We note a disproportionate rise in systolic BP compared with diastolic BP, on average, with coxib use. This potential widened pulse pressure could have significant cardiovascular risk implications, as demonstrated in the Framingham study,39 which observed a very steep relationship between systolic BP and cardiovascular risk. Interestingly, for each defined level of systolic BP, the lower the diastolic BP, the greater the cardiovascular risk.39,40 The increase in systolic BP with a lesser change in diastolic BP observed, on average, among patients within these coxib studies over a relative short time may therefore be clinically significant in terms of potential cardiovascular risk.
Our analysis demonstrated a nonsignificantly increased risk of developing hypertension with coxib use compared with both placebo and nonselective NSAIDs. This risk was more pronounced when coxibs were compared with placebo (a 61% increase in RR) compared with nonselective NSAIDs (a 25% increase in RR). This is consistent with both coxibs and nonselective NSAIDs causing prostaglandin inhibition and possessing antinatriuretic and vasoconstrictor properties.12,41
The question that arises is whether these demonstrated changes are of clinical significance. Cyclooxygenase-2 inhibitors are increasingly used4,5,38 for musculoskeletal ailments, most commonly arthritis.42 The subgroup of patients most commonly afflicted are the elderly, often with cardiovascular comorbidities.23 These agents can potentially cause or exacerbate hypertension in this patient group. Although the incremental change in BP is small, the potential widening of pulse pressure39 and widespread use of these agents may have significant public health implications.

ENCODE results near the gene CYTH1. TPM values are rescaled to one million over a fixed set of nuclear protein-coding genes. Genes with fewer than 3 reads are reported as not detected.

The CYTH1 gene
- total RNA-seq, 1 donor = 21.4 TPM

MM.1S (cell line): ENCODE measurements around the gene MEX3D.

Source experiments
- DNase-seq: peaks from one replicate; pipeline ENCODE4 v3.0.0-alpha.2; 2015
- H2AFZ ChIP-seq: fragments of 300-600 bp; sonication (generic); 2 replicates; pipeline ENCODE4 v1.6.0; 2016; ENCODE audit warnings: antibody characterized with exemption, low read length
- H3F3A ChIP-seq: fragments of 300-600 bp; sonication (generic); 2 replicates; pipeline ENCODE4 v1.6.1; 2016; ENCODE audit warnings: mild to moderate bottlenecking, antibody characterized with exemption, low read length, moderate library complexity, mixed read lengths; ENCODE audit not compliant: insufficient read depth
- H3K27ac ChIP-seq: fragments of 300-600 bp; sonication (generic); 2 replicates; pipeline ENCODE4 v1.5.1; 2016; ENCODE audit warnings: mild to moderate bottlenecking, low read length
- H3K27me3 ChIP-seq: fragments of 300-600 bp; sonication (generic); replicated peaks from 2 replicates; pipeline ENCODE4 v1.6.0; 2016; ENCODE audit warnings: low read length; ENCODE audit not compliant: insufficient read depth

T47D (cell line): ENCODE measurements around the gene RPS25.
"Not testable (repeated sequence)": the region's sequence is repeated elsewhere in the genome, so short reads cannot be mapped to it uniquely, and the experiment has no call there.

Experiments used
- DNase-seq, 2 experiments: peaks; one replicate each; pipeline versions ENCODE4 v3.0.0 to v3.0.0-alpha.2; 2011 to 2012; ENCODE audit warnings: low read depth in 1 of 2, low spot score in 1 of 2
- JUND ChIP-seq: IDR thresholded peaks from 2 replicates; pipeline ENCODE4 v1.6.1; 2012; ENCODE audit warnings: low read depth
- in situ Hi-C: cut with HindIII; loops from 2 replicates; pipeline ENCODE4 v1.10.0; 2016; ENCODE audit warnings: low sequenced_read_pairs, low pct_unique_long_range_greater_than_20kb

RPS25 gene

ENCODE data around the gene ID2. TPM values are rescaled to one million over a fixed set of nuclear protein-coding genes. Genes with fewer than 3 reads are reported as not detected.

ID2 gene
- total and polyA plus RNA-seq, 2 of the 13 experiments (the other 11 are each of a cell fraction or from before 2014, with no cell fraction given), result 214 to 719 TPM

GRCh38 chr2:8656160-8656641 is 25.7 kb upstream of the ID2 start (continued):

The other major observation of this investigation was that of a consistent increase in systolic and diastolic BP with rofecoxib in head-to-head trials vs celecoxib.8,9 There also appears to be a differential effect when reviewing the individual contributions of each coxib with respect to the development of hypertension (Figure 5 and Figure 6). These differential effects on BP by seemingly similar agents may relate to differences in pharmacokinetic and pharmacodynamic properties. Celecoxib has a shorter half-life than rofecoxib, with differential effects on BP still evident during 24-hour ambulatory BP monitoring.10,35,43 Rofecoxib is metabolized by cytosol reductase, which may (particularly at high doses) competitively inhibit the metabolism of aldosterone. This may further exacerbate fluid and sodium retention as well as vascular remodelling.44 Alternatively, celecoxib may also inhibit carbonic anhydrase, leading to a diuretic action that would offset some of the BP-elevating effect of cyclooxygenase-2 inhibition within the kidney.45
Analyses of this nature are subject to a variety of limitations. First, a number of studies have used a parallel study design, comparing 2 different NSAIDs (or doses) with a comparator. When combining the results, it was necessary to split the data into several classifications. For example, the study by Sower et al17 investigated 3 patient groups treated with different NSAIDs (rofecoxib, celecoxib, and naproxen). To conform to meta-analytical methods, the data were split into the following 2 comparisons: rofecoxib (25 mg/d) vs naproxen (1000 mg/d) and celecoxib (200 mg/d) vs naproxen (1000 mg/d). This has resulted in “double counting” of comparator group patients (in this example, naproxen, 1000 mg/d). Considering that the relative weights attributed to both comparisons within the context of the analysis were low (eg, a total of 4.6% of the total weight for the above example), this limitation is unlikely to impact greatly on interpretation of the results.
Inconsistencies in reporting styles among the studies analyzed necessitated some assumptions to be imputed regarding the data. For example, the study by Collantes et al14 reported a diastolic BP increase among their patients of <1.1 mm Hg, while the study by Emery et al25 reported a BP increase of 1-2 mm Hg. For the purposes of the present analysis, we used 1.1 mm Hg (worst case scenario) and 1.5 mm Hg (midpoint of the range), respectively, as the input data points for these particular studies.
The fact that BP was not a predetermined end point in the trials is another limitation of this analysis. Indeed, most outcomes concerning BP were ancillary considerations as part of the safety assessment for each compound and not part of the primary outcome measures. Most trials did not clearly define the term hypertension.2,3,6,8-10,14,15,17,18,24,25,28,30-32 As such, it was difficult to determine if the definitions used in this meta-analysis were universally applied throughout the trials analyzed, which has potential impact on the accuracy of the data available.